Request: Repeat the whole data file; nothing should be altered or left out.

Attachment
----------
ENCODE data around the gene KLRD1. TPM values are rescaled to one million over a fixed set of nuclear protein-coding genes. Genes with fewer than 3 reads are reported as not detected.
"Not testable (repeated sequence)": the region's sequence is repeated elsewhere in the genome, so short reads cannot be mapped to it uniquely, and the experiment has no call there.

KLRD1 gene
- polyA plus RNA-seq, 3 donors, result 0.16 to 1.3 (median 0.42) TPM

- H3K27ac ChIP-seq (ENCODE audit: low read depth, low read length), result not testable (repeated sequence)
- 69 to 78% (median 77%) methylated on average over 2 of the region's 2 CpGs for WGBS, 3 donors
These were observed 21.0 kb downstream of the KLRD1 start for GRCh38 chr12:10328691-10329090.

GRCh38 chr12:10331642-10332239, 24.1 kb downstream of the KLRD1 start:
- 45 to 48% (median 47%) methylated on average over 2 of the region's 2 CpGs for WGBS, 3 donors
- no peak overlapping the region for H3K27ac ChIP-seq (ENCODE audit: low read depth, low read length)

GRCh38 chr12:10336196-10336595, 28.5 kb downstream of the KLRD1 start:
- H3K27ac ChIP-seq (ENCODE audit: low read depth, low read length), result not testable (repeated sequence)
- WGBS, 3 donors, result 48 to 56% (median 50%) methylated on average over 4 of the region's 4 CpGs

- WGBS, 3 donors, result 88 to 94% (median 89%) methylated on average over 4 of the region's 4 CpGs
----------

ENCODE data around the gene KLRD1. TPM values are rescaled to one million over a fixed set of nuclear protein-coding genes. Genes with fewer than 3 reads are reported as not detected.
"Not testable (repeated sequence)": the region's sequence is repeated elsewhere in the genome, so short reads cannot be mapped to it uniquely, and the experiment has no call there.

KLRD1 gene
- polyA plus RNA-seq, 3 donors, result 0.16 to 1.3 (median 0.42) TPM

- H3K27ac ChIP-seq (ENCODE audit: low read depth, low read length), result not testable (repeated sequence)
- 69 to 78% (median 77%) methylated on average over 2 of the region's 2 CpGs for WGBS, 3 donors
These were observed 21.0 kb downstream of the KLRD1 start for GRCh38 chr12:10328691-10329090.

GRCh38 chr12:10331642-10332239, 24.1 kb downstream of the KLRD1 start:
- 45 to 48% (median 47%) methylated on average over 2 of the region's 2 CpGs for WGBS, 3 donors
- no peak overlapping the region for H3K27ac ChIP-seq (ENCODE audit: low read depth, low read length)

GRCh38 chr12:10336196-10336595, 28.5 kb downstream of the KLRD1 start:
- H3K27ac ChIP-seq (ENCODE audit: low read depth, low read length), result not testable (repeated sequence)
- WGBS, 3 donors, result 48 to 56% (median 50%) methylated on average over 4 of the region's 4 CpGs

- WGBS, 3 donors, result 88 to 94% (median 89%) methylated on average over 4 of the region's 4 CpGs